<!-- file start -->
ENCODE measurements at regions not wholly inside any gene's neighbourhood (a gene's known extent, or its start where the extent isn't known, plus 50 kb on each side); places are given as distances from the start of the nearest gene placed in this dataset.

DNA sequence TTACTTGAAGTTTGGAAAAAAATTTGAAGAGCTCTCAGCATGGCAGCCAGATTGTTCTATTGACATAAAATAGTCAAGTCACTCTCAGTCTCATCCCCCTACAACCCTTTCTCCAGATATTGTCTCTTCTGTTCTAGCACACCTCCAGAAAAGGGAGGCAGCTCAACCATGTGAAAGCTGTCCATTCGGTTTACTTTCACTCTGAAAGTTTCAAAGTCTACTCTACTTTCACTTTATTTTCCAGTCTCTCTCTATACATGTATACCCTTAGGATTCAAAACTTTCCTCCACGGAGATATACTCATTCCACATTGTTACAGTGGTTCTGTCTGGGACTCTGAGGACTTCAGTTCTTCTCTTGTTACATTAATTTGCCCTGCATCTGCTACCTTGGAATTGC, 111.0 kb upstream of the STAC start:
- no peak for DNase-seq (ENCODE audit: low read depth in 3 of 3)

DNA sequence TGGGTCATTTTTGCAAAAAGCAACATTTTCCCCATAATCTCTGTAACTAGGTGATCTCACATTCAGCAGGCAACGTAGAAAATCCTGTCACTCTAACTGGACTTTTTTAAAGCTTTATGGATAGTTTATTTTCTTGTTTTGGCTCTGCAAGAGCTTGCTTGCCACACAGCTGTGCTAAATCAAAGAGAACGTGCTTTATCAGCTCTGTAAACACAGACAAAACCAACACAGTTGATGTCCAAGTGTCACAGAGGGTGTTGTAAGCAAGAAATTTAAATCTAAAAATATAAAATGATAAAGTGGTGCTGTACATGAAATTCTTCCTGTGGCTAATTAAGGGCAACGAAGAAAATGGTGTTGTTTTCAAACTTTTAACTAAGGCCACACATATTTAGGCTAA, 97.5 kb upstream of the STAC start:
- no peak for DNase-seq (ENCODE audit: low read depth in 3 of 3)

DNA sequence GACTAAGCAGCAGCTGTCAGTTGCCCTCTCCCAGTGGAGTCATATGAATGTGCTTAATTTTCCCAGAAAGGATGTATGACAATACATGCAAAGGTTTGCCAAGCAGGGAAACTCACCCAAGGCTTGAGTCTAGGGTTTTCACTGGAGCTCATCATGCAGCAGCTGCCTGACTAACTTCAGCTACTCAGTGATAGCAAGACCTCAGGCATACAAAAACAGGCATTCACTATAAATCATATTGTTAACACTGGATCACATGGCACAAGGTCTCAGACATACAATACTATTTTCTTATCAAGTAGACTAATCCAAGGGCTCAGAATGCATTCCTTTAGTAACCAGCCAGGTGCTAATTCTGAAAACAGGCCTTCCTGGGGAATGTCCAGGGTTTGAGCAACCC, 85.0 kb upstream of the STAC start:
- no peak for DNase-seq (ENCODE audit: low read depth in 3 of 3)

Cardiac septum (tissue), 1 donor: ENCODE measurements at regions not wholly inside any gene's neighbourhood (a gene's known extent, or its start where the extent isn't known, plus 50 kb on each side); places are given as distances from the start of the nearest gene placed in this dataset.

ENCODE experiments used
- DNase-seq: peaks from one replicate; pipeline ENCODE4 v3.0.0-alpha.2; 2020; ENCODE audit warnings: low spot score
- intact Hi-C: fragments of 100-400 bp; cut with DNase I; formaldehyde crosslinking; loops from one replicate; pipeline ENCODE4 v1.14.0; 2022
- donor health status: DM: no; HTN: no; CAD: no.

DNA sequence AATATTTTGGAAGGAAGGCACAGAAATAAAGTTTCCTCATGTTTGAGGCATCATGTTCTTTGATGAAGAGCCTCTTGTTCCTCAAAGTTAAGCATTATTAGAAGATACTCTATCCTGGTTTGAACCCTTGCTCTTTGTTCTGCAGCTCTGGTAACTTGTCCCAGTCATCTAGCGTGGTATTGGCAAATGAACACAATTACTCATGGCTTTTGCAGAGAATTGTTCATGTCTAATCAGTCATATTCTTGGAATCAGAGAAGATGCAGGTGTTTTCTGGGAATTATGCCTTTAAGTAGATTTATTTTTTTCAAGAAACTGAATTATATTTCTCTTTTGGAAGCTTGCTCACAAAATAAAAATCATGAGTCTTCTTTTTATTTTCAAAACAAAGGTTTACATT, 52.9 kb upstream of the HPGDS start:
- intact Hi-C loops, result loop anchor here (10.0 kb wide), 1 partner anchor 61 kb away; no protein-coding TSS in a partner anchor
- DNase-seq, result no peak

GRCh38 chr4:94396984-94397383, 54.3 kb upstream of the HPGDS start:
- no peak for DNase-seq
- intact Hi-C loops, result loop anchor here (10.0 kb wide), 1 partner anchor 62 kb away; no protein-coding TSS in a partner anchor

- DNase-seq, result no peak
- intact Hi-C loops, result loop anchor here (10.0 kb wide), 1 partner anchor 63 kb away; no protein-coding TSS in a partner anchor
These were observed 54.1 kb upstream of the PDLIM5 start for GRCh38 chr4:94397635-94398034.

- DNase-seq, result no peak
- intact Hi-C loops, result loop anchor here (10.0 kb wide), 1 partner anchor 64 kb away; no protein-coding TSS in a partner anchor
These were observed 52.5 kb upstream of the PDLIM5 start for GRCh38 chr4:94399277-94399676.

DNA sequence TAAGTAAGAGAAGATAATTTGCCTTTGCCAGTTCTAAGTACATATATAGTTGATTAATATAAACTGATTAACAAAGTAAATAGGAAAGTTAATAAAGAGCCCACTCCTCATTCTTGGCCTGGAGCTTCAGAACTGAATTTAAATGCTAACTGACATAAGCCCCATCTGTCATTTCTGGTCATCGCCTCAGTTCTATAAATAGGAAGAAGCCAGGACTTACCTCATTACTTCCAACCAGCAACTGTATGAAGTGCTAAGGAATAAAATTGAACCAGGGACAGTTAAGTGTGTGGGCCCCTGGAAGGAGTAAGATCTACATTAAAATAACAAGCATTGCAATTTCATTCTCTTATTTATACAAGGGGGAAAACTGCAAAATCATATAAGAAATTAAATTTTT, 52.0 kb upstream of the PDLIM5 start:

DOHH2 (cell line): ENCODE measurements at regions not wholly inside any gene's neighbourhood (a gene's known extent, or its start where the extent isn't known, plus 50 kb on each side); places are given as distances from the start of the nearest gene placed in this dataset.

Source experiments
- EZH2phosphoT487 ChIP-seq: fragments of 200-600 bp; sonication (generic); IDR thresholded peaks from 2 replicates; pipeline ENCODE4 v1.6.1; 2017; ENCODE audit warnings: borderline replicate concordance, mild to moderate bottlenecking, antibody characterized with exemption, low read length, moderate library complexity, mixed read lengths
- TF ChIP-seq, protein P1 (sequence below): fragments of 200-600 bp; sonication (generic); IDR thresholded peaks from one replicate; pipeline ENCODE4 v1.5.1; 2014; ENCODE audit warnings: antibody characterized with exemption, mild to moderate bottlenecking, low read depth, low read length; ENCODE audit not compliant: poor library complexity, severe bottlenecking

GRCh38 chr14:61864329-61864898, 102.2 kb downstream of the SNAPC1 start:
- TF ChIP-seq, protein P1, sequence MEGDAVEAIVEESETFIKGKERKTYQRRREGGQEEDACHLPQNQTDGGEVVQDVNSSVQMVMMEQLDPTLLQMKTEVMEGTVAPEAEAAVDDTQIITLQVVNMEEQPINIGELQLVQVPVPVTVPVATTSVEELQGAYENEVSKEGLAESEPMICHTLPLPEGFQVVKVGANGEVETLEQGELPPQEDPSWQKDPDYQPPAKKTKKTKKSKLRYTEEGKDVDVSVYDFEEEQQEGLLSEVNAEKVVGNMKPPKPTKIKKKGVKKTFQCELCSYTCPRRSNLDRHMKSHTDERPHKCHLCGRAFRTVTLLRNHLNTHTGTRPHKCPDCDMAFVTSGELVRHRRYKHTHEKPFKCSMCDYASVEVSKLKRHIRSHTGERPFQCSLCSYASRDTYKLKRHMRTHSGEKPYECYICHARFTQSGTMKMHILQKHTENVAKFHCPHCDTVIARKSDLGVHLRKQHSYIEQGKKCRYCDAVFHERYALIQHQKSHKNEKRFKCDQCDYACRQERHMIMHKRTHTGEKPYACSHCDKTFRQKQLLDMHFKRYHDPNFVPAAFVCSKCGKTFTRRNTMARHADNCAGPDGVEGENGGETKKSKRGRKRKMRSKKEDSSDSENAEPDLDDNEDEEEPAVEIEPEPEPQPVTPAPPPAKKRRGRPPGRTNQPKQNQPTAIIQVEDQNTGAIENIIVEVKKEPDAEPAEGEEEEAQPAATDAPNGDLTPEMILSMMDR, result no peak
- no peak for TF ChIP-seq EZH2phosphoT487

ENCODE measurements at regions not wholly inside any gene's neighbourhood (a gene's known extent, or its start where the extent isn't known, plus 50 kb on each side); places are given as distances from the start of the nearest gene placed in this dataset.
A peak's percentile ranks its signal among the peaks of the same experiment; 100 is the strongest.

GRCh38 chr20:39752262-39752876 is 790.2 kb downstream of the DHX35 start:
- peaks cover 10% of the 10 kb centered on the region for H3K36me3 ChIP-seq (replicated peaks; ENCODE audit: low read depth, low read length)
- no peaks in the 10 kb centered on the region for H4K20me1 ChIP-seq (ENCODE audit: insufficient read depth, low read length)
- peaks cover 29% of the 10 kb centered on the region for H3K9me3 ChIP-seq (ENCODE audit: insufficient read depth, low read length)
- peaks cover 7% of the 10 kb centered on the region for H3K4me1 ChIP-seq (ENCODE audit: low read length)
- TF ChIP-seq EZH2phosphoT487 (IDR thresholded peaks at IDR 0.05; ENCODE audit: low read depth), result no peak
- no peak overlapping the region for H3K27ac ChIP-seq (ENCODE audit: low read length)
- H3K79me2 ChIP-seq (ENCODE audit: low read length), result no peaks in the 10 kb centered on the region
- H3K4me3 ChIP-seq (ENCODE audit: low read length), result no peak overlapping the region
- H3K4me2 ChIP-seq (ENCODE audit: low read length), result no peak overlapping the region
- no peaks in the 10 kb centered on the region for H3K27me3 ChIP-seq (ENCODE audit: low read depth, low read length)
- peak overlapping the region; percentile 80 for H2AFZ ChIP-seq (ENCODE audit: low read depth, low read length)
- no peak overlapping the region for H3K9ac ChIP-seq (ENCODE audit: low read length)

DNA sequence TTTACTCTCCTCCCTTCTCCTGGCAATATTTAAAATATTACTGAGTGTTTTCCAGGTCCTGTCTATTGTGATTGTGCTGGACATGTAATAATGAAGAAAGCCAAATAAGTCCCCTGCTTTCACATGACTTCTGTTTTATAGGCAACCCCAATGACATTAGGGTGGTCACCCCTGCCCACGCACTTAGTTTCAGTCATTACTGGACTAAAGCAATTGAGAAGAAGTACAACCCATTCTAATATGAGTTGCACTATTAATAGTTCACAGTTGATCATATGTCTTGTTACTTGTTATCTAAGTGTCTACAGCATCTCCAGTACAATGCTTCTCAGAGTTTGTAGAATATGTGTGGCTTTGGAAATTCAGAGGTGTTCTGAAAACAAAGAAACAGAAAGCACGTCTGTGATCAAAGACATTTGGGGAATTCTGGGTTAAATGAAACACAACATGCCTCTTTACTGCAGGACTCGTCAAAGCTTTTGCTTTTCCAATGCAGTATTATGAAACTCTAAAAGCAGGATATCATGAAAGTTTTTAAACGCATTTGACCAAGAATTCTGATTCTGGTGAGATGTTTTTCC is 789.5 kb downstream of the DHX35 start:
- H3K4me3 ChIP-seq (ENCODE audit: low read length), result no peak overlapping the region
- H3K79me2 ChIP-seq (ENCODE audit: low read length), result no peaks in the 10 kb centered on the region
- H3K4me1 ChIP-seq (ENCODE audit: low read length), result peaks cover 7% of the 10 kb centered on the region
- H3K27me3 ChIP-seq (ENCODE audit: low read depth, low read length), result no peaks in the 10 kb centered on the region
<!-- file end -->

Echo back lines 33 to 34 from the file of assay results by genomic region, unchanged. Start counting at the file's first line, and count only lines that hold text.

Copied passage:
ENCODE measurements at regions not wholly inside any gene's neighbourhood (a gene's known extent, or its start where the extent isn't known, plus 50 kb on each side); places are given as distances from the start of the nearest gene placed in this dataset.
A peak's percentile ranks its signal among the peaks of the same experiment; 100 is the strongest.